truth_value(S) = inverter(truth_value(S))

I can extract more things from the statement (like more complex combinations of the above two identities), but ultimately, in exploding a statement into a package of simpler assertions, all these things would be AND'ed together to form the complete thought.

But I'm only interested in showing the falsity of the entire package. It's sufficient that if any one of these components is false, any larger AND statement containing these two assertions will also be false.

Now simplifying, if we let:

x = truth_value(S)

Then what is asserted at the bottom of the paradox is a set of linear equations:

x = 0
x = 1 - x
...

The "solution" implies that 1 = 0. By definition, this is a contradiction, so we can say the entire the complete package of assertions in (1) is false (in a system of binary truth values). The self-reference implicitly sets up an impossible set of constraints, so the reference is exactly what is false.

The interesting morals of the story, I think, are:

Generally a reference can bear a truth value. For example, suppose a wrecking crew shows up, and someone asks "Hey boss, where's the house we are supposed to demolish?" If the boss man points to the wrong house and says "That," it's precisely the reference that is false.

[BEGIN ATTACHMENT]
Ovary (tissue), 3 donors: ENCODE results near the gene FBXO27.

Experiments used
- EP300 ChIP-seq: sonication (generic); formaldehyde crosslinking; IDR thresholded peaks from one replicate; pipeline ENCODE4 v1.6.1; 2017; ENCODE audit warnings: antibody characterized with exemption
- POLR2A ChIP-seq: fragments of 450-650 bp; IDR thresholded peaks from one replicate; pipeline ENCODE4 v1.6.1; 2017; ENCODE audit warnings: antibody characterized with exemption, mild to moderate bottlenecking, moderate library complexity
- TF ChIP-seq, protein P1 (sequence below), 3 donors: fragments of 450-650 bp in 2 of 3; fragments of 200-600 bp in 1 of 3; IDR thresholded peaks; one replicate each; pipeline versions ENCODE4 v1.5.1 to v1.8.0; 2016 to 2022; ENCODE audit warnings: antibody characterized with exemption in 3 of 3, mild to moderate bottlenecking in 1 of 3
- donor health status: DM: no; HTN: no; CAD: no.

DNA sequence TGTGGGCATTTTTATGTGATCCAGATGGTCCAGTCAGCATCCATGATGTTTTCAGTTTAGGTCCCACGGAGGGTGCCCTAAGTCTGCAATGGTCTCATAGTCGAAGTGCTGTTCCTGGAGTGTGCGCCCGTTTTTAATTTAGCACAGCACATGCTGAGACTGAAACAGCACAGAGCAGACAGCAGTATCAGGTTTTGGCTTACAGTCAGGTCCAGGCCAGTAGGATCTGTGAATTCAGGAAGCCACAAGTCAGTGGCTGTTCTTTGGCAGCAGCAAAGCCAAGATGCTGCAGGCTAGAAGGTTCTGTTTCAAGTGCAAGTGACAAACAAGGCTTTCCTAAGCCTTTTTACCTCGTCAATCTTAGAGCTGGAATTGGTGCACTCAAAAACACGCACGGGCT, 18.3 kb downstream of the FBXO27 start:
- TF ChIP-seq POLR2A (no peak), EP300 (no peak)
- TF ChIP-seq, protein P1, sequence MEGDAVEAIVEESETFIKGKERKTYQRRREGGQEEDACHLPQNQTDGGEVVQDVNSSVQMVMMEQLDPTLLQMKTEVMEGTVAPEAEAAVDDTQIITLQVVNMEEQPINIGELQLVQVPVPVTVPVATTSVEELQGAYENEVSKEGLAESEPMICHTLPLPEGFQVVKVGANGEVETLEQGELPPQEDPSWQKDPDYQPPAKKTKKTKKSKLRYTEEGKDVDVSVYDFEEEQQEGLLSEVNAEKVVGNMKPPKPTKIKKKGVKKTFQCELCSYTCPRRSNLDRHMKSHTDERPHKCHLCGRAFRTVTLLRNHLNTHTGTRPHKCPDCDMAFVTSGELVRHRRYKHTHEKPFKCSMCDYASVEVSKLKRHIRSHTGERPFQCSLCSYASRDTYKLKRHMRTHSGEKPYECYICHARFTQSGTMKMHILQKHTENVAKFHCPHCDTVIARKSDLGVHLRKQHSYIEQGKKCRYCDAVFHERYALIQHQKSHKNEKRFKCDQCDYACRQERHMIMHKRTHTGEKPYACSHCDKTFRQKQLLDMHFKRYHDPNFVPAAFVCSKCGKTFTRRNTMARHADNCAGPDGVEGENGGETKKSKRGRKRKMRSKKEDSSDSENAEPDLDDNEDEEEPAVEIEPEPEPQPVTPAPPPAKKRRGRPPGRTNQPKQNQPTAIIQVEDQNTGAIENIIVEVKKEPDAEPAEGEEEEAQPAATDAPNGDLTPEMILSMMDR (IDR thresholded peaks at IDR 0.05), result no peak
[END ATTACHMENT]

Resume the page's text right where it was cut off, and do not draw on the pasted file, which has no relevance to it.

Self-references are fine, but they are assertions, as they implicitly set up an identity relation. Those assertions can be incorrect just like anything else. But in pointing a reference back to the statement containing the reference, the self-reference is effectively camouflaged so as to hardly look like an assertion at all.

Circular reasoning is a tricky issue to diagnose, and any kind of recursive definition will naturally lend itself to this problem.

3 comments:

KW said...

I noticed this one the other day:

Never end a sentence with the word "of."

sevkeifert said...

That is funny. The rule does exactly what it says not to do (even considering use vs mention). I heard a joke about "formal" English rules the other day: :)

"This is the grammar up with which I cannot put."

KW said...

this makes me blink